We've all been punished for something we didn't do. Especially during our schools days, when collective punishments were the norm. Group punishments are still pretty common to this day, remnant of our elementary school days when the entire class would be put in time out because Joey didn't put the crayons away. (I haven't forgotten about that Joseph, that's why you're still in Facebook purgatory)
To date, it still doesn't make sense. Why would you punish and entire class of people for the actions of one? If you think about it logically, they can't control the actions of the violator, and it would only earn the teacher the spite of the students, which it regularly does. It also turns the violator into a target, with mean looks and phrases like 'thanks, Joey' being thrown their way as we all sit in silence, possibly even with the lights off depending on the gravity of the violation.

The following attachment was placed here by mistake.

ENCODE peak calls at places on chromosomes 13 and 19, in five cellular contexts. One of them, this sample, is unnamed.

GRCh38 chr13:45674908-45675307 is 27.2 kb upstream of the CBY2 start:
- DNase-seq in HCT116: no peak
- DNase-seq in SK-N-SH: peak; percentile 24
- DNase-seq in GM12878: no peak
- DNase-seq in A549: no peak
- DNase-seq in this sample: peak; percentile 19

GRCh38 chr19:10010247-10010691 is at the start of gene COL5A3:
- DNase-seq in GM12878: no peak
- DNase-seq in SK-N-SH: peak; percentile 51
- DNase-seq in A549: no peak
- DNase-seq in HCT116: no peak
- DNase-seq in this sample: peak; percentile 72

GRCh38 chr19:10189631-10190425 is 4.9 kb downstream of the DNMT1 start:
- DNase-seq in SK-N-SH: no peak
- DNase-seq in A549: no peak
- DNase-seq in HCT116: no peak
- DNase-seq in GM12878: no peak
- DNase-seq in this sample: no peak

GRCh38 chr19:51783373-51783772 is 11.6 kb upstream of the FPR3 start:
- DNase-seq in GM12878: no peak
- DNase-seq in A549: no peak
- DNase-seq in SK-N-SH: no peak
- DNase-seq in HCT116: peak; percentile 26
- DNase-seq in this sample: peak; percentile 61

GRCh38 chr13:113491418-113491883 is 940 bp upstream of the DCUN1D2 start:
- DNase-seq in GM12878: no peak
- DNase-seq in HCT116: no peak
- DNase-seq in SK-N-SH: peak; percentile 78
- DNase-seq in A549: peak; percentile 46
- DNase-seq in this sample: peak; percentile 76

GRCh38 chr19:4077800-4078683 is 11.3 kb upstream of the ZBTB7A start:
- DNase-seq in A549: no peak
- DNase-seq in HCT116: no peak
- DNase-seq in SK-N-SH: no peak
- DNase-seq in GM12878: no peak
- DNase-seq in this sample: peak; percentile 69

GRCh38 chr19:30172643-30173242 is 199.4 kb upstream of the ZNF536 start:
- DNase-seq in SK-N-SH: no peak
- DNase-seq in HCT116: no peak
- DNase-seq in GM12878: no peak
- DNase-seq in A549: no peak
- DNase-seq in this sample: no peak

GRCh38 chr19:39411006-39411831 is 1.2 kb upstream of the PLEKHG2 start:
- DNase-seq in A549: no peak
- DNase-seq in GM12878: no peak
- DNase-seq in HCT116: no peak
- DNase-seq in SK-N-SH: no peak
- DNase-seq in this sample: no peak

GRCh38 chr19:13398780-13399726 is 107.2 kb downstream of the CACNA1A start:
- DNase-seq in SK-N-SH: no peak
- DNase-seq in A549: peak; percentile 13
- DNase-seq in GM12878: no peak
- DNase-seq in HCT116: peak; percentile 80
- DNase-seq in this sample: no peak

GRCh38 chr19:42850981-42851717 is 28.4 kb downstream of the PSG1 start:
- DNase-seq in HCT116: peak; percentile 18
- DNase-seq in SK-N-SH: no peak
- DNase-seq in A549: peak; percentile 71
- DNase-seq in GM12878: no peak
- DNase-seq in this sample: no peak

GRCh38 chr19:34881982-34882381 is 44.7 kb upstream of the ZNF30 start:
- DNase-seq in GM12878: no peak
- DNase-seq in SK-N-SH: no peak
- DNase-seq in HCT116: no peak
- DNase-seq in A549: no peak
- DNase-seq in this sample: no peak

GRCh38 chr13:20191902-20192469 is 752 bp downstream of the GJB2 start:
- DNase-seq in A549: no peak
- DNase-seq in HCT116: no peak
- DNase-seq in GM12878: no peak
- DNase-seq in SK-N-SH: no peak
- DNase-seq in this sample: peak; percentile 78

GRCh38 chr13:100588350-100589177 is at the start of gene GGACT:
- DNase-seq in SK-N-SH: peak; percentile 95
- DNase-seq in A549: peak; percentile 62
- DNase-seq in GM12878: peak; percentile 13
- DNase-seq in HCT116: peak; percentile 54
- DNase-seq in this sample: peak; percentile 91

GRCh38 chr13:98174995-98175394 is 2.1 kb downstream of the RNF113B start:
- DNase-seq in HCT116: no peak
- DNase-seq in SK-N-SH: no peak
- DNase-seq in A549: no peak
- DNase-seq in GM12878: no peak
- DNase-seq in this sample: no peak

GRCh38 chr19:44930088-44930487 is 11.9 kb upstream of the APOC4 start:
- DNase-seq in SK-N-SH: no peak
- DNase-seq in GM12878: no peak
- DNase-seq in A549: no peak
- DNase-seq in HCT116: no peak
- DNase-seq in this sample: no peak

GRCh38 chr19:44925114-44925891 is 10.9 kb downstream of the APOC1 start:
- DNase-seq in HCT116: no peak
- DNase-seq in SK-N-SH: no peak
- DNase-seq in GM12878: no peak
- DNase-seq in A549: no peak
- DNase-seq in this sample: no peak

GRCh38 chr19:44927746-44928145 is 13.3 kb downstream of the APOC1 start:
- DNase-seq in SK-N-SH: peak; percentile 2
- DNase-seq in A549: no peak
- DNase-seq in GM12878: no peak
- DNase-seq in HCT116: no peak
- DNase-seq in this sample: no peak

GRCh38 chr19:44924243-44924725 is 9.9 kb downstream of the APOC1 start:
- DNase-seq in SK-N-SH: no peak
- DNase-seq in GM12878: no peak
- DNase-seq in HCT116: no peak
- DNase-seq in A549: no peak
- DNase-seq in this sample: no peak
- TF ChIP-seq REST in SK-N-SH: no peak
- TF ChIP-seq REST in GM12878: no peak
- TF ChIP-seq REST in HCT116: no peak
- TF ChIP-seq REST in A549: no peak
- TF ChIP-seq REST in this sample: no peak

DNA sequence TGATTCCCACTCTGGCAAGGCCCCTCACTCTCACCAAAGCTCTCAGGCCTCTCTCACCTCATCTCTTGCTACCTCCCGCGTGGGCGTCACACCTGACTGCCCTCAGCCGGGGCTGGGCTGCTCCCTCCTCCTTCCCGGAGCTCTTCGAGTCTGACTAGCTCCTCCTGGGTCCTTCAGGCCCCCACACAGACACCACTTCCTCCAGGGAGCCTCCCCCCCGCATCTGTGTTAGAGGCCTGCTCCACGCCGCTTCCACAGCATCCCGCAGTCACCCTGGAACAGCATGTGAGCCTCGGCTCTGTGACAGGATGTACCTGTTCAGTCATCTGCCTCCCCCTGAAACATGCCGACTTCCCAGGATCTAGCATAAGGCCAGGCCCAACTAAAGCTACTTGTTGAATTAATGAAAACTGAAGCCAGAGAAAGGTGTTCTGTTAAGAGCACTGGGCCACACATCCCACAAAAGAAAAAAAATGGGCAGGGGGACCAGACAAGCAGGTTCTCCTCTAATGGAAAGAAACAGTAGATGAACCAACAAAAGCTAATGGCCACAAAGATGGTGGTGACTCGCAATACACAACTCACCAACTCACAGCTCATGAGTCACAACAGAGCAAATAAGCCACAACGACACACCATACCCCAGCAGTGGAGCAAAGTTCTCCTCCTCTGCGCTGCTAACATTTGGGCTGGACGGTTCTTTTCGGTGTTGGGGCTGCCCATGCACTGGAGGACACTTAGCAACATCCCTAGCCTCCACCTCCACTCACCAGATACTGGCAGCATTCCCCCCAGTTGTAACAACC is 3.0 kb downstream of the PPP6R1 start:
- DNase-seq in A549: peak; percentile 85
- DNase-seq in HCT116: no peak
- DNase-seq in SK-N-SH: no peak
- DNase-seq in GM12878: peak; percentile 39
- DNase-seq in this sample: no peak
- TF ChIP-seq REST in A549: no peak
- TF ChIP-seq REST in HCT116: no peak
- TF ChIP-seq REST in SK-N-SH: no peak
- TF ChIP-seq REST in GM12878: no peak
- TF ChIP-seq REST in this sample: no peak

If a child were to go home and complain to their parents, they would simply be met with 'yea well, that's just how things are.' A damaging statement at the very least, especially to someone who's a sponge and yearns for knowledge to answer 'why' on a daily basis, only to be met with a non-explanation of an answer from their primary source of knowledge and guidance throughout their entire lives thusfar.
Imagine if we applied the group logic punishment to everything else in life. If one waiter or waitress treated a customer rudley, would it make sense to reprimand or fire the entire staff as a result? Of course not. What if one employee was caught stealing either products or money and was prosecuted for it? Do you think that a jury of their peers would find everyone on that shift guilty of the crime? Yea...no.
But why punish everyone for the actions of a minority? That's exactly what Mason Cross' 11-year-old daughter thought when she was writing feedback to her teacher at the end of the school year.
The girl, from Glasgow in the United Kingdom, decided to point out that collective punishment isn't just unfair, but could be considered a war crime...
Cross explained that while his daughter loves her teacher, she's just too smart for her age.
I should clarify that she thinks her teacher is awesome - it's just this aspect of the educational justice system she has an issue with.— Mason Cross (@MasonCrossBooks) May 25, 2017
Twitter loved the girl's honesty.
Some people even want her to run for Prime Minster.
You tell 'em!